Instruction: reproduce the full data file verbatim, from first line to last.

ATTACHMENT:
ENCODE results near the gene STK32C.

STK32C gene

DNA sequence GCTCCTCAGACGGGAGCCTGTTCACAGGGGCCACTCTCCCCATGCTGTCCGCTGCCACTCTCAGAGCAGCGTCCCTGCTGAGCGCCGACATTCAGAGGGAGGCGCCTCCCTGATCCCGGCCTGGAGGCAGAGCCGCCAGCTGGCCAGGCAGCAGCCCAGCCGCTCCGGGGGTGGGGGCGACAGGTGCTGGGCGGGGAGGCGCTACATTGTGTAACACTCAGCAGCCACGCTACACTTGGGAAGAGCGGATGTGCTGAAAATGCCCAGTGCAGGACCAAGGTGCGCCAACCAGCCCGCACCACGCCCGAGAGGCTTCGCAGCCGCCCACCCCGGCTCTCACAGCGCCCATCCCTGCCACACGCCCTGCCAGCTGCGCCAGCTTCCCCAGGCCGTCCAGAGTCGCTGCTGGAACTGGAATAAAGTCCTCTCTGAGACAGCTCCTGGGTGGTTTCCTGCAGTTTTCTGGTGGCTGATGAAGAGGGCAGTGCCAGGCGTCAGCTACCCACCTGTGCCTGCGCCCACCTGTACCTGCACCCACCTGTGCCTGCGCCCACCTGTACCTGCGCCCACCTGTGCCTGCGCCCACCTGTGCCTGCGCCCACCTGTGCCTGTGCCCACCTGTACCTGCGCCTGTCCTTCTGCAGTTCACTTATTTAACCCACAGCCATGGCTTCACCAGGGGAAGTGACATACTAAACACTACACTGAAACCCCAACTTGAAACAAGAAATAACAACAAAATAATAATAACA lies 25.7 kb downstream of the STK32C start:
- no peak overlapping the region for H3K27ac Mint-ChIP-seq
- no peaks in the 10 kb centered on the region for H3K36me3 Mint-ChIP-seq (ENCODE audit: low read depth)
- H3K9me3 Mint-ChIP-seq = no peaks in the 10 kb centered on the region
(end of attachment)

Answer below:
ENCODE results near the gene STK32C.

STK32C gene

DNA sequence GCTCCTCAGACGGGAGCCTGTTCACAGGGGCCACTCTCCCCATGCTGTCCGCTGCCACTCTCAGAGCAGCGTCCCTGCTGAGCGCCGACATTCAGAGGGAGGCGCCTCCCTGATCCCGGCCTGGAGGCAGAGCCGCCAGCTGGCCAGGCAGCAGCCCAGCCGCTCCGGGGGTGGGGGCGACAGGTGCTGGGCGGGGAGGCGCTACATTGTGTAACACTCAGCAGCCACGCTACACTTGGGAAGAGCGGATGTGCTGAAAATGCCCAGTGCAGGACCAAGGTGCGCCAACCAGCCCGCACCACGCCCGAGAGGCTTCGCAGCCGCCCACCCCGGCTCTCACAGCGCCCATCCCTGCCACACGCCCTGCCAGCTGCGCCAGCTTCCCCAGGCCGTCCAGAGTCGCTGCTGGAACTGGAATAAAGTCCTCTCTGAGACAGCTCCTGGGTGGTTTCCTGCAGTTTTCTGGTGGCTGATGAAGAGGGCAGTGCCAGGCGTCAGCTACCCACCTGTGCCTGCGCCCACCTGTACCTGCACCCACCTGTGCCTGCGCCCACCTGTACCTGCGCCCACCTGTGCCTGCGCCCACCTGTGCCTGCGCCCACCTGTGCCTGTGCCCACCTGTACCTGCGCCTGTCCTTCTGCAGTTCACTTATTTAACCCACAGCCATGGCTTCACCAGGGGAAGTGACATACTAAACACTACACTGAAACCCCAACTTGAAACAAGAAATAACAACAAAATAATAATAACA lies 25.7 kb downstream of the STK32C start:
- no peak overlapping the region for H3K27ac Mint-ChIP-seq
- no peaks in the 10 kb centered on the region for H3K36me3 Mint-ChIP-seq (ENCODE audit: low read depth)
- H3K9me3 Mint-ChIP-seq = no peaks in the 10 kb centered on the region